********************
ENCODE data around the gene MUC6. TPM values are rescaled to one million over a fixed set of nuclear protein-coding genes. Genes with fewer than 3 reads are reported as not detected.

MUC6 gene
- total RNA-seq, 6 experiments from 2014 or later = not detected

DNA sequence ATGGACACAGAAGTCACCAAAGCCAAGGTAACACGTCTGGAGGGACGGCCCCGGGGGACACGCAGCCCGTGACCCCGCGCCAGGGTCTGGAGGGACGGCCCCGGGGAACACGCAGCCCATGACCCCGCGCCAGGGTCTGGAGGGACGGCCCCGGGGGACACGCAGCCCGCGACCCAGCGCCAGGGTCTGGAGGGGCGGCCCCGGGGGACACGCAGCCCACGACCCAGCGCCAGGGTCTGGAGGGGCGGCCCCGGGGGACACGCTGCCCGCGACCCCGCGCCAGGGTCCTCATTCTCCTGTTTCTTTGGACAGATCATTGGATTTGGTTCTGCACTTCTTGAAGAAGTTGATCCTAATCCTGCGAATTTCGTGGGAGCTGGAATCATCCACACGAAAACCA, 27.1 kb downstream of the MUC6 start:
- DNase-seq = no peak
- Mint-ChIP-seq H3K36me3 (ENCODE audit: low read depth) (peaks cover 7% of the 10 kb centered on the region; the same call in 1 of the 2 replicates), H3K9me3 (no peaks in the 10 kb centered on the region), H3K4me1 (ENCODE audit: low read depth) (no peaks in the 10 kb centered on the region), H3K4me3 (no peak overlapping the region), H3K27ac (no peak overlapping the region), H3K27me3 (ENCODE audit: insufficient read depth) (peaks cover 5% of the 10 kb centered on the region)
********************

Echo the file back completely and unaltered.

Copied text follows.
ENCODE data around the gene MUC6. TPM values are rescaled to one million over a fixed set of nuclear protein-coding genes. Genes with fewer than 3 reads are reported as not detected.

MUC6 gene
- total RNA-seq, 6 experiments from 2014 or later = not detected

DNA sequence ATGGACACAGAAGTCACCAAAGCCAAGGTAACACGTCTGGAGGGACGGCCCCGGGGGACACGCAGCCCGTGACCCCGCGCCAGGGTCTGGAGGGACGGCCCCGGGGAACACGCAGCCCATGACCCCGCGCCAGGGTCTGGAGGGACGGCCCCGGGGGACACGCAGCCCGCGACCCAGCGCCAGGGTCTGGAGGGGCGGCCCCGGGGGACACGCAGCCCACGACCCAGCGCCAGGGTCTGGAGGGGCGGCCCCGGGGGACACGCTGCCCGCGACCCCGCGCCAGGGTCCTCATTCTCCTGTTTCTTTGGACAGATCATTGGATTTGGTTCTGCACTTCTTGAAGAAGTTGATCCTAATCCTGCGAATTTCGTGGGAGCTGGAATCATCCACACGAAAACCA, 27.1 kb downstream of the MUC6 start:
- DNase-seq = no peak
- Mint-ChIP-seq H3K36me3 (ENCODE audit: low read depth) (peaks cover 7% of the 10 kb centered on the region; the same call in 1 of the 2 replicates), H3K9me3 (no peaks in the 10 kb centered on the region), H3K4me1 (ENCODE audit: low read depth) (no peaks in the 10 kb centered on the region), H3K4me3 (no peak overlapping the region), H3K27ac (no peak overlapping the region), H3K27me3 (ENCODE audit: insufficient read depth) (peaks cover 5% of the 10 kb centered on the region)